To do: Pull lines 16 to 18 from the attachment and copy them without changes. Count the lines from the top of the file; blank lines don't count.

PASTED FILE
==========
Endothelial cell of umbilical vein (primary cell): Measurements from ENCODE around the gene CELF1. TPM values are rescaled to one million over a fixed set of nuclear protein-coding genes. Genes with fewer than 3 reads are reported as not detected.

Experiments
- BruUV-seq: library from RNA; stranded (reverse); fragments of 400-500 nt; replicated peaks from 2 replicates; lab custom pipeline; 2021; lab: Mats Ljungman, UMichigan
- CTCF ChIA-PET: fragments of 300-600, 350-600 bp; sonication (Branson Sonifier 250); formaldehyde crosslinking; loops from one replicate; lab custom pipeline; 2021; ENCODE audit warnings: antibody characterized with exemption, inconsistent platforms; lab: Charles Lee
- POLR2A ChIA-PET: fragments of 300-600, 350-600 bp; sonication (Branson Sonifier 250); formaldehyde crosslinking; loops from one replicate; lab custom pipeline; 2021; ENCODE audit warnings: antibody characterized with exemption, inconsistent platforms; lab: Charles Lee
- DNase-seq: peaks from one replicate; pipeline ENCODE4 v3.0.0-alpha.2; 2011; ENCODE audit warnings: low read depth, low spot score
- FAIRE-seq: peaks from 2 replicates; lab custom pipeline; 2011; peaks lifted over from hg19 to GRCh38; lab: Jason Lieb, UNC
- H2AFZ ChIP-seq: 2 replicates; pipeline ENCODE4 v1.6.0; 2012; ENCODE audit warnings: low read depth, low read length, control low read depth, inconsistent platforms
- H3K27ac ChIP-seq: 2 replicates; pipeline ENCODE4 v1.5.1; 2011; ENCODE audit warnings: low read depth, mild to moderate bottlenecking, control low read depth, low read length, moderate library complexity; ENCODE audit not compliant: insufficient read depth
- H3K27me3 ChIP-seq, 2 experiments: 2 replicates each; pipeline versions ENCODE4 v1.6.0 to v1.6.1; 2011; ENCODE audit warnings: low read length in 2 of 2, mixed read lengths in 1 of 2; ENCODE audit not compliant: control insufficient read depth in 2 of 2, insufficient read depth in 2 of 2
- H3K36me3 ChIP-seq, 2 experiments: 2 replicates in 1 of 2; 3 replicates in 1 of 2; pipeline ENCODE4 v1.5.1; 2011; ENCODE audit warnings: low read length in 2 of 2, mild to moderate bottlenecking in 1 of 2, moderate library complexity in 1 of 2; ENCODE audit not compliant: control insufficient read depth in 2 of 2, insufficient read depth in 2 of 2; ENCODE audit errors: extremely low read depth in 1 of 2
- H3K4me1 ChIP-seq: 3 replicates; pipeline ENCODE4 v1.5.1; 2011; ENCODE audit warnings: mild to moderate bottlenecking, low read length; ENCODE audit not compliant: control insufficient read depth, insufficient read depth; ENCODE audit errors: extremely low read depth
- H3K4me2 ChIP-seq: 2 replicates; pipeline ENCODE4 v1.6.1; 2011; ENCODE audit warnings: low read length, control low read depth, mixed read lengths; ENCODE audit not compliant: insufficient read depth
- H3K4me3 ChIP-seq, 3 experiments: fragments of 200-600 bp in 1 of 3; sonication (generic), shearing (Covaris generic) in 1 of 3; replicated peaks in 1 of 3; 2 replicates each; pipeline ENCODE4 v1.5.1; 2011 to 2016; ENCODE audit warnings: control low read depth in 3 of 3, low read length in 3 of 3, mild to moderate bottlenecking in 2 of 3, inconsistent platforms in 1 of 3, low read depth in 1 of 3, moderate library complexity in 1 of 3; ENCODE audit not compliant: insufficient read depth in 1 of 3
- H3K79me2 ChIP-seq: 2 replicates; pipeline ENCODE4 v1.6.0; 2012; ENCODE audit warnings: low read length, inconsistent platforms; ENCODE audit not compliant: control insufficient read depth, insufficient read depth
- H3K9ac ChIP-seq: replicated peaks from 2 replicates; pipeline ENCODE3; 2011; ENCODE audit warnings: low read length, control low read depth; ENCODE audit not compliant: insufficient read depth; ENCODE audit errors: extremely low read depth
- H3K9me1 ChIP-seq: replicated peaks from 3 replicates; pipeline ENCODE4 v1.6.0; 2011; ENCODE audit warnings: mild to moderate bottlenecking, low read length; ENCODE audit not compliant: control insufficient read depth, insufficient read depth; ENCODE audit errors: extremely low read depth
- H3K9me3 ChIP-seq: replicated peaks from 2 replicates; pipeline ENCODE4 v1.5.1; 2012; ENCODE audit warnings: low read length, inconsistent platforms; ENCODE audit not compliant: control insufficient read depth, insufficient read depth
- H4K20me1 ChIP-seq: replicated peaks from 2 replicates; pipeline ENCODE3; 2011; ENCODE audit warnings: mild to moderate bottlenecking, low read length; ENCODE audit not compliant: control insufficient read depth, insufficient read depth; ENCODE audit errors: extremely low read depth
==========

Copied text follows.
- H3K9ac ChIP-seq: replicated peaks from 2 replicates; pipeline ENCODE3; 2011; ENCODE audit warnings: low read length, control low read depth; ENCODE audit not compliant: insufficient read depth; ENCODE audit errors: extremely low read depth
- H3K9me1 ChIP-seq: replicated peaks from 3 replicates; pipeline ENCODE4 v1.6.0; 2011; ENCODE audit warnings: mild to moderate bottlenecking, low read length; ENCODE audit not compliant: control insufficient read depth, insufficient read depth; ENCODE audit errors: extremely low read depth
- H3K9me3 ChIP-seq: replicated peaks from 2 replicates; pipeline ENCODE4 v1.5.1; 2012; ENCODE audit warnings: low read length, inconsistent platforms; ENCODE audit not compliant: control insufficient read depth, insufficient read depth